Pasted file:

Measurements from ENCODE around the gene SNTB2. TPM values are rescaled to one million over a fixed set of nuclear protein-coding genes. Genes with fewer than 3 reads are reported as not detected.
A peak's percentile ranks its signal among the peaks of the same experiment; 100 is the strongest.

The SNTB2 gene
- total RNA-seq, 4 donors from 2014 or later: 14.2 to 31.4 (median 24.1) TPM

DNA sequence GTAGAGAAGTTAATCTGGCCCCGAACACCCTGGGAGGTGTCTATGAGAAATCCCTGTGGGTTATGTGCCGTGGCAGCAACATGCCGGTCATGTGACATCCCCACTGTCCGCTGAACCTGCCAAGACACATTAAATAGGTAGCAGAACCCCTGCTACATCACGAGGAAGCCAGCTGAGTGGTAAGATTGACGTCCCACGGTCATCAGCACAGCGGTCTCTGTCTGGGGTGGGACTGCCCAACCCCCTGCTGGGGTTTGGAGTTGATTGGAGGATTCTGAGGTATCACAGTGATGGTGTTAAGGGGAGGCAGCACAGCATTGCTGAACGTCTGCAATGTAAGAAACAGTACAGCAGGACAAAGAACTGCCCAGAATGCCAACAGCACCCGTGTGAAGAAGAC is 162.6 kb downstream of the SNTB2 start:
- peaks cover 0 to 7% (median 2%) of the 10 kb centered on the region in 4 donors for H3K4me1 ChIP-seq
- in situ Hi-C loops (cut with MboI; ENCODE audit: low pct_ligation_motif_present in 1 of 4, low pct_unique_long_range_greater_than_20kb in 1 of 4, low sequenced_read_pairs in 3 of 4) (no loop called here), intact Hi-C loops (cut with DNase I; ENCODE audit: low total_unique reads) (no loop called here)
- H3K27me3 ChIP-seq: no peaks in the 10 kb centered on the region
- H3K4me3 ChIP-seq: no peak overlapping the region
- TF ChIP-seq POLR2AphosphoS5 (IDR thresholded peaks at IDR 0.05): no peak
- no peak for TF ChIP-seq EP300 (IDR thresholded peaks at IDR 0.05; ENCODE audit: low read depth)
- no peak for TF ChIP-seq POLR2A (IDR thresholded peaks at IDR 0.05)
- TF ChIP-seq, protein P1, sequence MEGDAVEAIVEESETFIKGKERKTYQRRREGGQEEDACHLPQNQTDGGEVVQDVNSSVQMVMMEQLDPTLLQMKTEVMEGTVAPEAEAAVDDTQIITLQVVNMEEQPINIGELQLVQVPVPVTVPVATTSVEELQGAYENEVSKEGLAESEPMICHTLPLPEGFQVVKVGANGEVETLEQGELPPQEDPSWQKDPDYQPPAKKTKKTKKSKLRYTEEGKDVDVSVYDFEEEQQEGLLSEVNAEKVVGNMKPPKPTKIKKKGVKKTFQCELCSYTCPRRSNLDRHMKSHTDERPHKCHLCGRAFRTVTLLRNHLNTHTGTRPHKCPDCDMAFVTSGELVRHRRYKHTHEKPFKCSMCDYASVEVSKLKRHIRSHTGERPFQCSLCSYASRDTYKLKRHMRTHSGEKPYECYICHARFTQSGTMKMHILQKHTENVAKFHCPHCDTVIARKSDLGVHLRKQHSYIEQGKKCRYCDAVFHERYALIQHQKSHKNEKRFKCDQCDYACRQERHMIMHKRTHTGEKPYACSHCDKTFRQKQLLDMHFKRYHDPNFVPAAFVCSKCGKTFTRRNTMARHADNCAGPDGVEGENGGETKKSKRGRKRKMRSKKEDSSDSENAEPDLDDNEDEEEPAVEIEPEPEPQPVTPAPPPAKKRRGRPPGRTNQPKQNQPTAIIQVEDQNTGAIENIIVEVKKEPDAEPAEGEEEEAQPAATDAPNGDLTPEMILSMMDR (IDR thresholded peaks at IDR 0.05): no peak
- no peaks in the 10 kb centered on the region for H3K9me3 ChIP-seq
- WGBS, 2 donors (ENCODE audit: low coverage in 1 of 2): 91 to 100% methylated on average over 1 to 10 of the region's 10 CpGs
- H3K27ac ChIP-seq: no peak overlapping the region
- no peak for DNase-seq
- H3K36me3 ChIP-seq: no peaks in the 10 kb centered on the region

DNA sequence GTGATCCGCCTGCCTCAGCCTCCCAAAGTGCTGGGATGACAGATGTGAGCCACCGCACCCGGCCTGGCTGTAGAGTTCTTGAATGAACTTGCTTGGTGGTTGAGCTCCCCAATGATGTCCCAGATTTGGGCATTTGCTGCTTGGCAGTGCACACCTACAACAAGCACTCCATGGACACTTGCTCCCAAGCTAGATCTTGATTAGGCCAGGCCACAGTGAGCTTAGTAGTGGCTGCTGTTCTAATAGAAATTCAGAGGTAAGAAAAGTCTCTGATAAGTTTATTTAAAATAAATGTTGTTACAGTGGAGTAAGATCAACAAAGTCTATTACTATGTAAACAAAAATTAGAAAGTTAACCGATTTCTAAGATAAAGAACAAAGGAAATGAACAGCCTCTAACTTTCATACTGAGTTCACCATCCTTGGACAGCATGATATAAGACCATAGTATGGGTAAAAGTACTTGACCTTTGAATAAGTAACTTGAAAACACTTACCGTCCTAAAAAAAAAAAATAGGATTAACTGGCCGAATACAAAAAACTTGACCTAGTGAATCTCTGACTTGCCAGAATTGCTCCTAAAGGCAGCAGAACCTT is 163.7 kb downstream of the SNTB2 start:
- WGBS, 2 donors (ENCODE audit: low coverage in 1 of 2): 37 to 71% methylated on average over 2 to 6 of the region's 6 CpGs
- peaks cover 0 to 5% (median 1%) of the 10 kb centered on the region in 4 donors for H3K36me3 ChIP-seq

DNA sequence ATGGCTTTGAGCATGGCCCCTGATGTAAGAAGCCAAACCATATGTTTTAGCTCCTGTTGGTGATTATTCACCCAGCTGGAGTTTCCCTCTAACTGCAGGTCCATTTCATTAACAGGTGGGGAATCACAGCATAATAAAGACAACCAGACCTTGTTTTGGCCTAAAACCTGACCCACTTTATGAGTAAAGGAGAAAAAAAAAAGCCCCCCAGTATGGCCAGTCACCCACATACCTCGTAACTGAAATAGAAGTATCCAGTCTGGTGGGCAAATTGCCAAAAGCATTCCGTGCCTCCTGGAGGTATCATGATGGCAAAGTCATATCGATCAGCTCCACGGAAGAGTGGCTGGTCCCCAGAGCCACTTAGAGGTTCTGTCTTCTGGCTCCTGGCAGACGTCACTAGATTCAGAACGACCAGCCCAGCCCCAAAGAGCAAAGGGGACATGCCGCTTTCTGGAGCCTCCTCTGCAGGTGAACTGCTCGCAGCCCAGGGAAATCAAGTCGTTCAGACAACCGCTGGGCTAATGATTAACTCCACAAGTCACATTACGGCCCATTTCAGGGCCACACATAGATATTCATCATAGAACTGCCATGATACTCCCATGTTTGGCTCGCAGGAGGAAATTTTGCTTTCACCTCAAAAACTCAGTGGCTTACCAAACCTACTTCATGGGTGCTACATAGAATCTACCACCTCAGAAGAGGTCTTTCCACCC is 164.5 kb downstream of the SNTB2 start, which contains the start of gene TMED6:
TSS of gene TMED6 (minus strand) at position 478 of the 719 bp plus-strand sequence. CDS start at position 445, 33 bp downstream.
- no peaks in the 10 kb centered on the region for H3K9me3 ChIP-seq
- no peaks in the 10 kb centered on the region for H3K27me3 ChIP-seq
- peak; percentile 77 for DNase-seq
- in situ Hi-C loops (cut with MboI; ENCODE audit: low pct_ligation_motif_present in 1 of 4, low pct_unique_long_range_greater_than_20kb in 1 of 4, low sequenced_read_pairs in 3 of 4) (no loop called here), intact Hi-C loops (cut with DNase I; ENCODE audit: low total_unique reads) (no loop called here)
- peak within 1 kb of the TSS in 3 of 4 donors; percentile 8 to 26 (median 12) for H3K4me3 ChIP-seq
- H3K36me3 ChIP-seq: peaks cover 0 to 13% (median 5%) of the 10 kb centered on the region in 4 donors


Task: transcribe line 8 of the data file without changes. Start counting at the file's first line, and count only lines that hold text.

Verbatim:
- H3K27me3 ChIP-seq: no peaks in the 10 kb centered on the region